“After graduating, I applied to almost every hospital and rest home in New Zealand but couldn’t get work – along with most of my classmates. Then I saw an advertisement in the Waikato Times offering graduate nursing positions in a Sydney Hospital. I applied and was soon on my way to Sydney with 70 other Kiwi nurses.”

The nurses became part of a graduate nursing programme where they completed two six-month placements, spent one day a week undertaking professional development and clinical learning whilst also receiving valuable supervision and mentoring.

“When I look back, I was extraordinarily lucky. At the time, there was nothing like it in New Zealand and it really was an excellent start to my nursing career.”

She spent two years in Sydney before her next move. With the global nursing shortage still occurring, American hospitals were recruiting Australian and New Zealand nurses at an expo that Carter attended.

“On the spot I was offered a nursing job in Hawaii and I flew there with a plane full of nurses where we were hosted for a week while we studied up on American nursing. We were then flown to San Francisco to sit exams and back to Australia to wait for our exam results.”

She passed the exam and eight weeks later was back on a plane to Hawaii.

“It really was an incredible opportunity. It paid well, and we could choose what speciality to nurse in and choose our own shifts. We were each given our own fully furnished one-bedroom apartment and were transported to and from work.”

She spent two years nursing in Hawaii and before transferring elsewhere in the United States to work another five years. After nine years working overseas, she returned home to New Zealand to spend time with her sick grandmother and a nursing position at Waikato Hospital, working in the surgical ward before successfully applying for a charge nurse role.

Not one to shy away from an opportunity, Carter went on to become Clinical Nurse Director at Middlemore and then moved south to be Director of Nursing at South Canterbury DHB.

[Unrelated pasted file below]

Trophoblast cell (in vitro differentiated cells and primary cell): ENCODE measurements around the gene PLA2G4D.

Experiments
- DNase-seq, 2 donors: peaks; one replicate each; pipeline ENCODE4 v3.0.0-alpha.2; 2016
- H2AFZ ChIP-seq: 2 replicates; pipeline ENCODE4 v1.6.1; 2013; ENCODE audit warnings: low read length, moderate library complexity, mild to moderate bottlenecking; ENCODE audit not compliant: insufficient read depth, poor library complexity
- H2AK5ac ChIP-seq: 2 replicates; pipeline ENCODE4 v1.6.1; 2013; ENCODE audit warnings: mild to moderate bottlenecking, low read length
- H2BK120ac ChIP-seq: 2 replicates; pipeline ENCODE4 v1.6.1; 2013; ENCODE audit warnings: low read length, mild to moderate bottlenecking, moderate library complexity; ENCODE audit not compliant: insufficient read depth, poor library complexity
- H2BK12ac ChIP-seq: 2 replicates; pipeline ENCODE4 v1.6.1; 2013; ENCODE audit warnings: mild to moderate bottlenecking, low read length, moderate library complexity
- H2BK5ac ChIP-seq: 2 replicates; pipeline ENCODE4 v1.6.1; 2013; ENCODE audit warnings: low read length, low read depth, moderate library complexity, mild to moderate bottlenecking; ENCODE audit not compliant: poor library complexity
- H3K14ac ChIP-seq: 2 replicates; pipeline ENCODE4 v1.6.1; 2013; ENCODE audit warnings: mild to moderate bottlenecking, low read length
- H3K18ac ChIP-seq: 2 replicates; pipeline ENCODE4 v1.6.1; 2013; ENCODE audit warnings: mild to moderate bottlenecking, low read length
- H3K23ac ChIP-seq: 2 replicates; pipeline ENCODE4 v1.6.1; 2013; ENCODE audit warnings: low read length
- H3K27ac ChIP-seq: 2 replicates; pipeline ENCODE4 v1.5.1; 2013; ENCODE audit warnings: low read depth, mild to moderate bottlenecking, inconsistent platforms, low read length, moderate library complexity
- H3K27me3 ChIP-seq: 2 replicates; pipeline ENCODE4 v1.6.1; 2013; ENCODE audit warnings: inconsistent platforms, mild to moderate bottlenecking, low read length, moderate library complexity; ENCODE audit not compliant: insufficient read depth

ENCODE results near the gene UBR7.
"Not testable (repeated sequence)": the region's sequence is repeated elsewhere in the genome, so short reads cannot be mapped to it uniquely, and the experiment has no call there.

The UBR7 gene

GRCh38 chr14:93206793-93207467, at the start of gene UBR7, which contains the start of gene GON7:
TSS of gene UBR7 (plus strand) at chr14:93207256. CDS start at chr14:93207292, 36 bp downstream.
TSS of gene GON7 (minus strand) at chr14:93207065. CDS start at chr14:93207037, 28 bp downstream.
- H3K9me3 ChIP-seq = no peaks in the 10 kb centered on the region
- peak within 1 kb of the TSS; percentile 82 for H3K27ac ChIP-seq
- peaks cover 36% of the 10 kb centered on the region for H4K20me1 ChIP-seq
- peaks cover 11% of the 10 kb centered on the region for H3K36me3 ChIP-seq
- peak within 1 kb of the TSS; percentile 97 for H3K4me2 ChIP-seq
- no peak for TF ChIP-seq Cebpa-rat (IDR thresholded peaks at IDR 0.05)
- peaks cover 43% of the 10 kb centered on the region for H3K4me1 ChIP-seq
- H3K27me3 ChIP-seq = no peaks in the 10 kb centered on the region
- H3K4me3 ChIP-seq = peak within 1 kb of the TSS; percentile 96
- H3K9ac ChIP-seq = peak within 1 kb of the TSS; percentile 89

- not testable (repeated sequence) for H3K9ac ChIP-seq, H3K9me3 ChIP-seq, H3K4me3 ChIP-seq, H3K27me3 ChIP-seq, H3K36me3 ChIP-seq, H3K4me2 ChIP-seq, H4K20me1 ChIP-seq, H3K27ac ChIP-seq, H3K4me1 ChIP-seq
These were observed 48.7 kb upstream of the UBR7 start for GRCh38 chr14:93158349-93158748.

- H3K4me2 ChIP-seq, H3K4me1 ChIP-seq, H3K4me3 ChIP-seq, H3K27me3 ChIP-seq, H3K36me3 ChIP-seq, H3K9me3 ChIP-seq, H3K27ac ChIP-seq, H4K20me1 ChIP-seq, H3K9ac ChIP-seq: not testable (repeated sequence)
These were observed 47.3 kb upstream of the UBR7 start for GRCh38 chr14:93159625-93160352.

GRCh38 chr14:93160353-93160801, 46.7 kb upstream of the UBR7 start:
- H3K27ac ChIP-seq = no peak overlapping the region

“I enjoyed both those roles, but I missed hands-on nursing so took a summer off to decide what to do next. A friend recommended I try working in a GP practice as that was an area I’d never worked in so I gave it a go and before morning tea on my first day I had fallen in love with nursing in general practice.”

For five years, she worked part-time in the GP practice in Geraldine, covering shifts and doing some consulting work on the side.

“I realised that there was no reason I couldn’t own and run a GP practice myself. I fundamentally believe it takes both doctors and nurses working together to achieve the best possible care for patients so I approached a GP I had a great relationship with, and we bought a rural GP practice in Temuka.”

Wood Street Surgery opened in Temuka in September 2010 and by the end of its first year had enrolled 800 additional patients.

“We had lots of patients follow us from the Geraldine practice and I thought everyone was following Kirsty – the GP and my business partner. It was such a revelation when a patient first told me that they had moved to Wood Street because of me. For the first time, I felt like I was doing something truly meaningful.”

Looking after patients’ health needs is a strong motivation for Carter, who sees patients four days a week. As co-owner and co-director, she also manages staff, financial and HR matters to ensure the business runs smoothly.

“It wasn’t always easy. When we opened, I didn’t know any other nurses who owned GP practices, so I didn’t have anyone in the same position to talk to.”

“In my career I’ve put my hands up for things even if I wasn’t completely ready. I always trusted my nursing skill set to make it work. I’ve applied for many jobs that I didn’t get. You can’t let yourself get knocked down and you don’t know what opportunities will arise through putting yourself out there. As a nurse you shouldn’t be afraid to change what you specialise in and try new things.”

Find out more about studying nursing at Wintec.

This year, 2020 is the Year of the Nurse and the Midwife. This story is part of a series where nurses and midwives who have graduated from or worked with Wintec tell their stories.

Read more:
Flying high as an ICU nurse
A passion for Māori health sees study mates become workmates
Midwife says New Zealand has the best training in the world

Year of the Nurse and the Midwife 2020